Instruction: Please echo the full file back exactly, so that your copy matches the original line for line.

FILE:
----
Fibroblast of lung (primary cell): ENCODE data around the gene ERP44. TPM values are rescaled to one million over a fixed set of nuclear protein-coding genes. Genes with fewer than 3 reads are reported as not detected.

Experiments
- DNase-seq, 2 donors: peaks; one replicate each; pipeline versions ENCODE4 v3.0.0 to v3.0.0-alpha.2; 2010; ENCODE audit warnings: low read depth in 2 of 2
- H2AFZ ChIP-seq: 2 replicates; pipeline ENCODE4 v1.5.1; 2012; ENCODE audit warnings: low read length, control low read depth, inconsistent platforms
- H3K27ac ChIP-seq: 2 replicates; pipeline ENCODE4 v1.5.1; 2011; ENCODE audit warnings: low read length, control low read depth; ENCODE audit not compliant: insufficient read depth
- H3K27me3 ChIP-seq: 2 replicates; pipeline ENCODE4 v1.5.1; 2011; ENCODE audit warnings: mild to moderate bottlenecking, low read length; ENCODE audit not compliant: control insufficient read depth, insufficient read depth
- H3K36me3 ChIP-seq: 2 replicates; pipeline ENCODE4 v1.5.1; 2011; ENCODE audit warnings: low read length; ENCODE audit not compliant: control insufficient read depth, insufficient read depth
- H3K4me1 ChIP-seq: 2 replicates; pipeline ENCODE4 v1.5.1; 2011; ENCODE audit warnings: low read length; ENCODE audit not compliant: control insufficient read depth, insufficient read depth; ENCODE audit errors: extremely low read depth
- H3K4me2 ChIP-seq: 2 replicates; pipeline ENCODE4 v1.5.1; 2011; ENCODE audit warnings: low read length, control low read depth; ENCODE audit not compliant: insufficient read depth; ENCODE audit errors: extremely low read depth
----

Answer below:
Fibroblast of lung (primary cell): ENCODE data around the gene ERP44. TPM values are rescaled to one million over a fixed set of nuclear protein-coding genes. Genes with fewer than 3 reads are reported as not detected.

Experiments
- DNase-seq, 2 donors: peaks; one replicate each; pipeline versions ENCODE4 v3.0.0 to v3.0.0-alpha.2; 2010; ENCODE audit warnings: low read depth in 2 of 2
- H2AFZ ChIP-seq: 2 replicates; pipeline ENCODE4 v1.5.1; 2012; ENCODE audit warnings: low read length, control low read depth, inconsistent platforms
- H3K27ac ChIP-seq: 2 replicates; pipeline ENCODE4 v1.5.1; 2011; ENCODE audit warnings: low read length, control low read depth; ENCODE audit not compliant: insufficient read depth
- H3K27me3 ChIP-seq: 2 replicates; pipeline ENCODE4 v1.5.1; 2011; ENCODE audit warnings: mild to moderate bottlenecking, low read length; ENCODE audit not compliant: control insufficient read depth, insufficient read depth
- H3K36me3 ChIP-seq: 2 replicates; pipeline ENCODE4 v1.5.1; 2011; ENCODE audit warnings: low read length; ENCODE audit not compliant: control insufficient read depth, insufficient read depth
- H3K4me1 ChIP-seq: 2 replicates; pipeline ENCODE4 v1.5.1; 2011; ENCODE audit warnings: low read length; ENCODE audit not compliant: control insufficient read depth, insufficient read depth; ENCODE audit errors: extremely low read depth
- H3K4me2 ChIP-seq: 2 replicates; pipeline ENCODE4 v1.5.1; 2011; ENCODE audit warnings: low read length, control low read depth; ENCODE audit not compliant: insufficient read depth; ENCODE audit errors: extremely low read depth